I want to write about Romanian, American, French, Italian, Greek, Mexican, and Croatian cuisine, as these I know best to cook.
I hope you, my readers will like, or use my blog for your recipes needs and/or ideas of what you want to cook.
I don't know if any of you heard about Romania, so I am going to tell you a little about my country and it's food. Of course, I had to copy and paste some of this info from Internet, but as I will start into my blog, I will add my unique flavors, as Romanian food is all about love, passion, and flavors.
I LOVE COOKING, so I am not afraid to make some twists from the original recipes.
Originally I am from Iași, located in the northern side of Romania, where the foods, and the sweets are known throughout the country. Whomever hears me saying that I am from Iași, asks me about our food, and I am proud to say that I love to cook it or to teach others about our recipes.
Did you know that Romania is a country known for Dracula? LOL...I just love this story!!!
Anyway, located halfway between the Equator and the North Pole, Romania is the 12th largest country in Europe.
Romania’s terrain is almost evenly divided between mountains, hills and plains.
Romanian (limba română) is the official language of Romania. The name Romania, and its derivatives, come from the Latin word 'Romanus', a legacy of Roman rulers who took control of ancient Dacia in 106 A.D. Romanian retains a number of features of old Latin and also contains many words taken from the surrounding Slavic languages, as well as from French, Old Church Slavonic, German, Greek and Turkish.
Romanian is actually easier for English speakers to understand than it is assumed. If you’ve studied other Romance language, such as Italian, Spanish, French or Portuguese, you may feel at home sooner than you think. Romanian is a phonetic language, so words are pronounced as they are spelled.
A foreigner trying to learn or speak Romanian can expect positive reactions from native speakers. Most Romanian will certainly appreciate the fact that you are making an effort to speak their language.
- Romanian holds the intriguing status of being the only member of the Romance language family spoken in Eastern Europe.
Quite different types of dishes are sometimes included under a generic term; for example, the category ciorbă includes a wide range of soups with a characteristic sour taste. These may be meat and vegetable soups, tripe (ciorbă de burtă), and calf foot soups, or fish soups, all of which are soured by lemon juice, sauerkraut juice, vinegar, or traditionally borş. The category ţuică (plum brandy) is a generic name for a strong alcoholic spirit in Romania, while in other countries, every flavour has a different name
Romanian recipes bear the same influences as the rest of Romanian culture. The Turks have brought meatballs (perişoare in a meatball soup), from the Greeks there is musaca, from the Austrians there is the şniţel, and the list could continue. The Romanians share many foods with the Balkan area (in which Turkey was the cultural vehicle), with Central Europe (mostly in the form of German-Austrian dishes introduced through Hungary or by the Saxons in Transylvania) and Eastern Europe. Some others are original or can be traced to the Roman or other ancient civilizations. The lack of written sources in Eastern Europe makes impossible to determine today the punctual origin for most of them.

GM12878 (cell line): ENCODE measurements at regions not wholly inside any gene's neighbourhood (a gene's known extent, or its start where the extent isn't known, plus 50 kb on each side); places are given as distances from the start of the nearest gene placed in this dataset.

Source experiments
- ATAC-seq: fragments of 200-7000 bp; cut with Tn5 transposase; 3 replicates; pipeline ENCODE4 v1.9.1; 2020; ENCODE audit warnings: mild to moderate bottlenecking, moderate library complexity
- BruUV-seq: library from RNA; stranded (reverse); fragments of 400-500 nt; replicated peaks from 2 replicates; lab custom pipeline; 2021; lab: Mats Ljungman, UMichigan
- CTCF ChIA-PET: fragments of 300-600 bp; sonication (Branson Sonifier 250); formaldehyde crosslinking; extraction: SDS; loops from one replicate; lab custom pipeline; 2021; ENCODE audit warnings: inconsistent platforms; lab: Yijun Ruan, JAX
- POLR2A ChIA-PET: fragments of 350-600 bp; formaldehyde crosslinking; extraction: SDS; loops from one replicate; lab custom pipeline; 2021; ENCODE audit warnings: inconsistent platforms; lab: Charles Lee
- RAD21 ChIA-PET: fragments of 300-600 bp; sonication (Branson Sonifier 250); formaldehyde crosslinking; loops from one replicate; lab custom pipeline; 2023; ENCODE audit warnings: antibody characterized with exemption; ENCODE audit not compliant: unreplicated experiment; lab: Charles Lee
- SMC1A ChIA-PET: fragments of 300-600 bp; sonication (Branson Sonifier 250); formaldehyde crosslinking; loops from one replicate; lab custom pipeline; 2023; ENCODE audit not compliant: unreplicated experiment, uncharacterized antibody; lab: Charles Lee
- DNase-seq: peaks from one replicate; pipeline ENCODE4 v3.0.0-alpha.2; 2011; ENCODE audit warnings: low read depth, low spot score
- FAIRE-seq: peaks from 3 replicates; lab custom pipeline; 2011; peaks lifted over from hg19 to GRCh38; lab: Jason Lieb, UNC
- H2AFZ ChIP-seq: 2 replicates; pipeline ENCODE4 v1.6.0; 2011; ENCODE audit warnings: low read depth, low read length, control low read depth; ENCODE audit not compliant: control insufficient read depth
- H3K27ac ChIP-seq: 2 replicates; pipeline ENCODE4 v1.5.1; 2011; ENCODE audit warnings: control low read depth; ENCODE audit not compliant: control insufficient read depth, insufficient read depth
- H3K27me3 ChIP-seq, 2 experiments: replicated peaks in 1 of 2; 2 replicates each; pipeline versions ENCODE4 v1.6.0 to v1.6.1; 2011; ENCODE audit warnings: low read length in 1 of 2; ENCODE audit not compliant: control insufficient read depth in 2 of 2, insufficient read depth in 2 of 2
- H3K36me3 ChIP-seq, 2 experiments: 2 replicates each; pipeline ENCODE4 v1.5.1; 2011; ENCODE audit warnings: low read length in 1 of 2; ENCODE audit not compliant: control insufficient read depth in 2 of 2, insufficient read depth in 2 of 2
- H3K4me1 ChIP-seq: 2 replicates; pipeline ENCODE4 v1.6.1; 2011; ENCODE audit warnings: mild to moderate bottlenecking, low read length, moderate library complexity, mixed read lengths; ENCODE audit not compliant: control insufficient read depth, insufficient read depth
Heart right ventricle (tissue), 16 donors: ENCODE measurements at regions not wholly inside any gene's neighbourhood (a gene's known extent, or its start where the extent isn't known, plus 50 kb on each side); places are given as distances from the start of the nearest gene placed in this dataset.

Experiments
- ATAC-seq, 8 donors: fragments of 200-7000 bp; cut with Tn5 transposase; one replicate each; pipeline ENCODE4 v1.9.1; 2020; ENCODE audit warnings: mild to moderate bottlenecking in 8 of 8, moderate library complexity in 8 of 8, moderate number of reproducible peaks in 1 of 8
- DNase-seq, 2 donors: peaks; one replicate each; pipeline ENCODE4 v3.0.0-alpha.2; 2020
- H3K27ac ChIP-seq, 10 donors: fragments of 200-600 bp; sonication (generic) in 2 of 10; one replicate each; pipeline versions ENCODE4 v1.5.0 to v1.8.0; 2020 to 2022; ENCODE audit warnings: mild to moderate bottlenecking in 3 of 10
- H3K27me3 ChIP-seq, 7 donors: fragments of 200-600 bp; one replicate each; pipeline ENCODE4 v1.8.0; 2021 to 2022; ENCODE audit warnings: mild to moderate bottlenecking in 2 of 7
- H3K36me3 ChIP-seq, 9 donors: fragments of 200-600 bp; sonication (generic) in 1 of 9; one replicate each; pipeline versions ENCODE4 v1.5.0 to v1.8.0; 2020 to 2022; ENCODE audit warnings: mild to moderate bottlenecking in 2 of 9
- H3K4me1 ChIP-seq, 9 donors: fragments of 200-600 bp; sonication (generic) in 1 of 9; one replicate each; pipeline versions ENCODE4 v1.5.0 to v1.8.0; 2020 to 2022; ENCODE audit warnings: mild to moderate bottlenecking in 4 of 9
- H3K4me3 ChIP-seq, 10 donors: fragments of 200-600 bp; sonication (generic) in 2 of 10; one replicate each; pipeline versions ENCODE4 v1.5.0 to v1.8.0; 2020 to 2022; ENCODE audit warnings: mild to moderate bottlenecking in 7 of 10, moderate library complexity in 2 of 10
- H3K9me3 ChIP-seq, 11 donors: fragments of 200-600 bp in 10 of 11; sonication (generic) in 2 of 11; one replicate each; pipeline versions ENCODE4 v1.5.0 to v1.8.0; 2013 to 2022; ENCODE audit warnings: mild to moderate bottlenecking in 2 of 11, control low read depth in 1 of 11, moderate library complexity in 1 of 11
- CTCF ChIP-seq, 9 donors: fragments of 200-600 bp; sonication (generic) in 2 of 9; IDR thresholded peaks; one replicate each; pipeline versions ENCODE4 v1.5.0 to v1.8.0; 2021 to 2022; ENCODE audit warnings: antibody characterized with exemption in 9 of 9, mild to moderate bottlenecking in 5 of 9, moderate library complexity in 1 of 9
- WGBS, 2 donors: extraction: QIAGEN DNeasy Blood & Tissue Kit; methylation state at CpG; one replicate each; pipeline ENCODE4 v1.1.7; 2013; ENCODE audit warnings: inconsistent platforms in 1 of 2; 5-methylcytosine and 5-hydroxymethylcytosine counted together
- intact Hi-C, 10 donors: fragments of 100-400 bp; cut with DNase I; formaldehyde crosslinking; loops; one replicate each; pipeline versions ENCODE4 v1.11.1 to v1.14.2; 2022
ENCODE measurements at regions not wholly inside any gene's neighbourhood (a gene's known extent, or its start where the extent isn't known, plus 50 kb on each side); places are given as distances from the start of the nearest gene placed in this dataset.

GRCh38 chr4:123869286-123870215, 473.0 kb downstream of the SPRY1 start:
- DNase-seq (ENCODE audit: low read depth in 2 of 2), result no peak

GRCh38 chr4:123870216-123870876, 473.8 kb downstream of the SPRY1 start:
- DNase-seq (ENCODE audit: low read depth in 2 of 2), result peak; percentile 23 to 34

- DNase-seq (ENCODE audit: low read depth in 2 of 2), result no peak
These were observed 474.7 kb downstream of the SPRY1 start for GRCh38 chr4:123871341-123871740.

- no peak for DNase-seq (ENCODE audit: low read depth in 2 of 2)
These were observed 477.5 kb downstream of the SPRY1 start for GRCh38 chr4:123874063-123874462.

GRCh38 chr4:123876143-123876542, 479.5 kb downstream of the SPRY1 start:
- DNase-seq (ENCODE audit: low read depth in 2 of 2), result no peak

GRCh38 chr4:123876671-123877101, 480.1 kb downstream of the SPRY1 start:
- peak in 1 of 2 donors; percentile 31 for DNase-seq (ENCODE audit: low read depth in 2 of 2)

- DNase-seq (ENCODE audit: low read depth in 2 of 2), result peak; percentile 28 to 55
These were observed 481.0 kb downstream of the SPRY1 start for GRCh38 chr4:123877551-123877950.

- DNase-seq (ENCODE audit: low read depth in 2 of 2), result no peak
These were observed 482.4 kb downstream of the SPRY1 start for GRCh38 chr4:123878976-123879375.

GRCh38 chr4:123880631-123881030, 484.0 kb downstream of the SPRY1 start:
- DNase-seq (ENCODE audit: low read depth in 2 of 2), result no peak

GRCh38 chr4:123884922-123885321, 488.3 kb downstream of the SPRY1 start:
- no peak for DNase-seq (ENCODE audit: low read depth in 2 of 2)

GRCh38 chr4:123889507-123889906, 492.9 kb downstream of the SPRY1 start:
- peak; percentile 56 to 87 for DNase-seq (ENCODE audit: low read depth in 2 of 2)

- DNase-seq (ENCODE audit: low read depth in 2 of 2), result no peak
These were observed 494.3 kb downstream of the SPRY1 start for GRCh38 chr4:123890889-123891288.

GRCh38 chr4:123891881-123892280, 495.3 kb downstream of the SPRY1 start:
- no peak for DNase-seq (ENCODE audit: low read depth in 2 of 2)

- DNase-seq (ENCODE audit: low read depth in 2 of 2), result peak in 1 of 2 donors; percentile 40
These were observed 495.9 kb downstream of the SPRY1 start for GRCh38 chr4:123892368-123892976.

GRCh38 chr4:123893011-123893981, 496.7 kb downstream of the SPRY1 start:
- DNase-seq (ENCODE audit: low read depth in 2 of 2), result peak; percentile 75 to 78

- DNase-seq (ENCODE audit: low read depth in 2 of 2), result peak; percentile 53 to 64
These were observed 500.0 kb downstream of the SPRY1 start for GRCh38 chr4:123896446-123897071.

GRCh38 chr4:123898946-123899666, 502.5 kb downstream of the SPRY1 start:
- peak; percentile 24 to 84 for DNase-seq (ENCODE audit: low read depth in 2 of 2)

One of the most common meals is the mămăliga, a type of polenta, served on its own or as an accompaniment. Pork is the main meat used in Romanian cuisine, but also beef is consumed and a good lamb or fish dish is never to be refused.
Before Christmas, on December 20 (Ignat's Day or Ignatul in Romanian), a pig is traditionally sacrificed by every rural family. A variety of foods for Christmas prepared from the slaughtered pig consist of the following:
- Cărnaţi — sausages
- Caltaboş — sausages made with liver
- Tobă and piftie — dishes using pig's feet, head and ears suspended in aspic
- Tochitură — pan-fried pork served with mămăligă and wine ("so that the pork can swim").
- Piftie - inferior parts of the pig, mainly the tail, feet and ears, are cooked refinely and served in a form of gelatin
- Jumari - small pieces of pig meat are fried and tumbled through various spices
At Easter, lamb is served: the main dishes are roast lamb and drob de miel – a Romanian-style lamb haggis made of minced organs (heart, liver, lungs) wrapped and roasted in a caul. The traditional Easter cake is pască, a pie made of yeast dough with a sweet cottage cheese filling at the center.
Romanian pancakes, called clătită, are thin (like the French crêpe) and can be prepared with savory or sweet fillings: ground meat, white cheese, or jam. Different recipes are prepared depending on the season or the occasion.
Wine is the preferred drink, and Romanian wine has a tradition of over three millennia. Romania is currently the world's 9th largest wine producer, and recently the export market has started to grow. Romania produces a wide selection of domestic varieties (Fetească, Grasă, Tamâioasă, and Busuioacă), as well as varieties from across the world (Italian Riesling, Merlot, Sauvignon blanc, Cabernet Sauvignon, Chardonnay, and Muscat Ottonel). Beer is also highly regarded, generally blonde pilsener beer, made with German influences. There are also Romanian breweries with a long tradition.
According to the 2009 data of FAOSTAT, Romania is the world's second largest plum producer (after the United States), and as much as 75% of Romania's plum production is processed into the famous ţuică, a plum brandy obtained through one or more distillation steps.